"I spend less time thinking about what the market might want and working backwards from there to come up with the design, and more time just thinking about core themes or design tenets that I think would be fun for an audience, regardless of who that audience is," Tate explained. "As a designer, that's all I have. I have the ability to build games of a high quality that do something new and interesting, that have something mechanically unique to them. That's the one key skill I know I have that is more marketable than my ability to work out which way the wind is blowing in this segment of the market right now. I don't trust myself to do that. I do trust myself to make good games."
Working on a two-man team means Tate's games can sell far fewer copies and still be very successful, but it doesn't mean he's stopped thinking about the audience for his work. At heart, he said he wants to make games for a broad audience, and cited old school Nintendo design as a model. Games like Super Mario Bros. had wide appeal, but they were enjoyed by a hardcore audience as well.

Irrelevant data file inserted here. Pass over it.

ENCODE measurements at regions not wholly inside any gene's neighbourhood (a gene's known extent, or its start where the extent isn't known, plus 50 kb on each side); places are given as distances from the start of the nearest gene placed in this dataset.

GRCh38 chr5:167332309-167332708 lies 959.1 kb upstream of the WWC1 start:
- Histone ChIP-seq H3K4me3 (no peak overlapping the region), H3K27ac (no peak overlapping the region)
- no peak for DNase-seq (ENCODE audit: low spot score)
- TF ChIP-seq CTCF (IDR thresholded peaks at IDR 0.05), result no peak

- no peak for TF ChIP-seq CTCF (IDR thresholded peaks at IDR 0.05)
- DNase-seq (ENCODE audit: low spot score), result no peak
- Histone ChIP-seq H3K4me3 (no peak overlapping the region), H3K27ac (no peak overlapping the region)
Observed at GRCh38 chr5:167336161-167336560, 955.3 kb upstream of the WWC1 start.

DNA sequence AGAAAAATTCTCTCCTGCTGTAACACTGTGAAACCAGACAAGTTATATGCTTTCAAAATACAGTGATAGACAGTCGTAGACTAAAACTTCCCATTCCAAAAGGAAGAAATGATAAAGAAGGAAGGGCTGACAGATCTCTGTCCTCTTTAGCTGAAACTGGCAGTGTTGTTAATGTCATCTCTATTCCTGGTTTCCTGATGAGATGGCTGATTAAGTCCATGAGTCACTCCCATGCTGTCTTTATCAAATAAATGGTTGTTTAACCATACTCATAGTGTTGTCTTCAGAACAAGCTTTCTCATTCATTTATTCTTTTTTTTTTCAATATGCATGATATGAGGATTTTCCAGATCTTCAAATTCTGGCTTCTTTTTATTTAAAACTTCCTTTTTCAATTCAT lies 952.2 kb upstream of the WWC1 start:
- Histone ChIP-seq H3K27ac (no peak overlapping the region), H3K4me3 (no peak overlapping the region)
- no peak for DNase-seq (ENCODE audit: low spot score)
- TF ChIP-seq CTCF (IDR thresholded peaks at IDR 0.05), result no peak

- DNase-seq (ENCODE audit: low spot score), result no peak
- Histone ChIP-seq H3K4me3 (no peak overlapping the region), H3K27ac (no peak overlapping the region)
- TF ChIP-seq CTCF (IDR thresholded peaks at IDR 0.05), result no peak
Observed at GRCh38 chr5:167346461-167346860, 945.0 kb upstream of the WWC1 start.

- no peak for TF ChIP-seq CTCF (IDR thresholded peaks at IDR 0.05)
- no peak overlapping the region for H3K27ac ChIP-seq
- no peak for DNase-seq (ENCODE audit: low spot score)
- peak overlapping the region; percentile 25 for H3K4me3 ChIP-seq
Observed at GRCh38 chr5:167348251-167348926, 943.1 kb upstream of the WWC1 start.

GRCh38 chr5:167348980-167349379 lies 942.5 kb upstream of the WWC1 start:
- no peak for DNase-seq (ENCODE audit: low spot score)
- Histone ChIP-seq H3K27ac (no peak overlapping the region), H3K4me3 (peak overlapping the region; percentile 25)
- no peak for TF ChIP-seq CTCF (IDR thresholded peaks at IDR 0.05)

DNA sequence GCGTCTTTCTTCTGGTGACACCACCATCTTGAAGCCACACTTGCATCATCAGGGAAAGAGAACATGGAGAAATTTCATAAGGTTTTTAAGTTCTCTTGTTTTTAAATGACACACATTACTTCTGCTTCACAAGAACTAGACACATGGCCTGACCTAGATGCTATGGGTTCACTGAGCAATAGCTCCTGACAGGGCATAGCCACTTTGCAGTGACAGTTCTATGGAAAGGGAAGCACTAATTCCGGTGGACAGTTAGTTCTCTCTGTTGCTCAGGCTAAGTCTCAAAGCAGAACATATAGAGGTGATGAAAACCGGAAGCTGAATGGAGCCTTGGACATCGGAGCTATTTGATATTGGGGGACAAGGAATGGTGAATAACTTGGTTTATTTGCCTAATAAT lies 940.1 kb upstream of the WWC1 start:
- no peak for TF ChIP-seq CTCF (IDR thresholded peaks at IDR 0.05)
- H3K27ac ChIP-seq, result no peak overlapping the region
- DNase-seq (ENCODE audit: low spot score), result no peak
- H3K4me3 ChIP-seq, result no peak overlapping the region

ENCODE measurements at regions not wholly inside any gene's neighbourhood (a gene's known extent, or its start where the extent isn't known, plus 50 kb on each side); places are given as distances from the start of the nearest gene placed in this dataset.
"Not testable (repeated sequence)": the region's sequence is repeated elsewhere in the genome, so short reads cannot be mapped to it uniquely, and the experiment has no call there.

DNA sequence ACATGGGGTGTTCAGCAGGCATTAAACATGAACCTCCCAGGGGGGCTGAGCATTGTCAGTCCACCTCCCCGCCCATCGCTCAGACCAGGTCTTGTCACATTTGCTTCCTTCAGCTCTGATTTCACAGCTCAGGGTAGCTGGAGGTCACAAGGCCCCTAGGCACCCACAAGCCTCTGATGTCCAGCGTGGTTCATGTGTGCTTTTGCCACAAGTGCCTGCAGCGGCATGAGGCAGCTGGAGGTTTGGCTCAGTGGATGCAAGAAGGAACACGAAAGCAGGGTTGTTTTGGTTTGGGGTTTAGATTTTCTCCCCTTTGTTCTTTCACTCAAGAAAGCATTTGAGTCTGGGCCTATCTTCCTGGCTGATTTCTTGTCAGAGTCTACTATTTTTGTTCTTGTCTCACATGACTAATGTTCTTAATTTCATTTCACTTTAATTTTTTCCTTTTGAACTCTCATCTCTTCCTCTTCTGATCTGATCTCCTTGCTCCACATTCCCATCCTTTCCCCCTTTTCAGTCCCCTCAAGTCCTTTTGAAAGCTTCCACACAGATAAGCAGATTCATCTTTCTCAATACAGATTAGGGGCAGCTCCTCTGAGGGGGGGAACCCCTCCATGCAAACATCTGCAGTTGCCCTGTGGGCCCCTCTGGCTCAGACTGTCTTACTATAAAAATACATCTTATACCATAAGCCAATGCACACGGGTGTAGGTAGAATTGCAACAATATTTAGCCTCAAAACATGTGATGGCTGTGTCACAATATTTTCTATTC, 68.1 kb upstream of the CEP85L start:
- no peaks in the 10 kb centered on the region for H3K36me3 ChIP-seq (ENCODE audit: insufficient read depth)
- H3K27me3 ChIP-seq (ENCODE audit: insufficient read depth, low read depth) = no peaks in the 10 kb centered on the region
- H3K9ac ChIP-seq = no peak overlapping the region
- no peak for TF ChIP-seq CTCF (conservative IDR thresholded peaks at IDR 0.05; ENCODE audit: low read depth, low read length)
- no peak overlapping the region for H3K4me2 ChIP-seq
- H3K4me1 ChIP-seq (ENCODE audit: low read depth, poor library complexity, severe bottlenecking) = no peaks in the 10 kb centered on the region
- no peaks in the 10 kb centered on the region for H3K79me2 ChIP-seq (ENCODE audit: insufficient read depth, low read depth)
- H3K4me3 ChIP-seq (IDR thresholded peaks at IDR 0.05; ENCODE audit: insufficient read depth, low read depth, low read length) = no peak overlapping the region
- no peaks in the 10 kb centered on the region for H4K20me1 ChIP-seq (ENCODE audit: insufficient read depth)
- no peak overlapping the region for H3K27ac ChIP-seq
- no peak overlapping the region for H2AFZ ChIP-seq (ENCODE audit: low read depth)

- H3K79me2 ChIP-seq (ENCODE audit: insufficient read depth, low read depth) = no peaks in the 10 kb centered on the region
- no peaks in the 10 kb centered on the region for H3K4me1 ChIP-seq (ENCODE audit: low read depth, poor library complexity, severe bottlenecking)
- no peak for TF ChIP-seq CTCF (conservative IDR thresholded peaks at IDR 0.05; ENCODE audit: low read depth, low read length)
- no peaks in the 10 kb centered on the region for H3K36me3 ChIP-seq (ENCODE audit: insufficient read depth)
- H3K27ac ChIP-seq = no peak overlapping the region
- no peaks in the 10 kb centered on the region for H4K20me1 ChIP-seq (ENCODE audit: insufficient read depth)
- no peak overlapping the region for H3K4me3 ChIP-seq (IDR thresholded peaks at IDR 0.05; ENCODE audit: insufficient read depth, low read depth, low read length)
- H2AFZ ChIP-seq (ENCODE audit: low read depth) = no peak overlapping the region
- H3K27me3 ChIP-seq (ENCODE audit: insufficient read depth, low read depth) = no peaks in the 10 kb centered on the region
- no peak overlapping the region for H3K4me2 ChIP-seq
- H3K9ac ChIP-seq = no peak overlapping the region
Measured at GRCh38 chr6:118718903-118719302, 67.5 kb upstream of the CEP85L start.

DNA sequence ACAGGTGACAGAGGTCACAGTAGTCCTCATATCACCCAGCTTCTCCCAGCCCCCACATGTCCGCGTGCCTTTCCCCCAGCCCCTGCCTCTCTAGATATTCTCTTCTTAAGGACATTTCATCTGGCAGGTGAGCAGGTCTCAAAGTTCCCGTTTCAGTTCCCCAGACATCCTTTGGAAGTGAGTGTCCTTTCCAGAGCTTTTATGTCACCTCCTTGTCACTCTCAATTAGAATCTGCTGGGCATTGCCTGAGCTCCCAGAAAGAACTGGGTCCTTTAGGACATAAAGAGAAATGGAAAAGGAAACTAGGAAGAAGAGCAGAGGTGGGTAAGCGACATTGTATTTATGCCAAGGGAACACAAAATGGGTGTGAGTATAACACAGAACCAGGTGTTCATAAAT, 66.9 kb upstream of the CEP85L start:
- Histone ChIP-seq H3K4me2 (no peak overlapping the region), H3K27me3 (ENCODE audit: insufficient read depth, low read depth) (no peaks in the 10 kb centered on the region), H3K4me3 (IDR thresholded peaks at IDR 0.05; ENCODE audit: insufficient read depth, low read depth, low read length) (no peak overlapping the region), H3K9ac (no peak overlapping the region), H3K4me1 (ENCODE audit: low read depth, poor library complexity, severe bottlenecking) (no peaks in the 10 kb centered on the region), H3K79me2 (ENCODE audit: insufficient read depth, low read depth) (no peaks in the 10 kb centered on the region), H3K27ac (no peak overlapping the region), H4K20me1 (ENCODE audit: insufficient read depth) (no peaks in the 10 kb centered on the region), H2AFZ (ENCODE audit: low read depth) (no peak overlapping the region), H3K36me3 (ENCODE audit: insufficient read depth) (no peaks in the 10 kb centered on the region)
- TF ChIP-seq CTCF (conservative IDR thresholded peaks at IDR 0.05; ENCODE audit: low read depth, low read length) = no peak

"That's where I want to be, but that's an incredibly hard place to be," Tate said. "It's tough. Especially for my first project, I'm going to place more importance on it being successful than what I do later, because if it is successful, that gives me more freedom the next time around, financially - which perhaps means I'll focus more on a core audience."
Tate noted that the core audience is also much more inclined to provide him with the back-and-forth dialog he missed so much during his AAA days. Ultimately, he said he's still trying to figure out exactly where his next game will sit on the spectrum of core appeal versus mass market appeal. But even if it skews toward the core, don't expect the same sort of experience he helped craft in BioShock.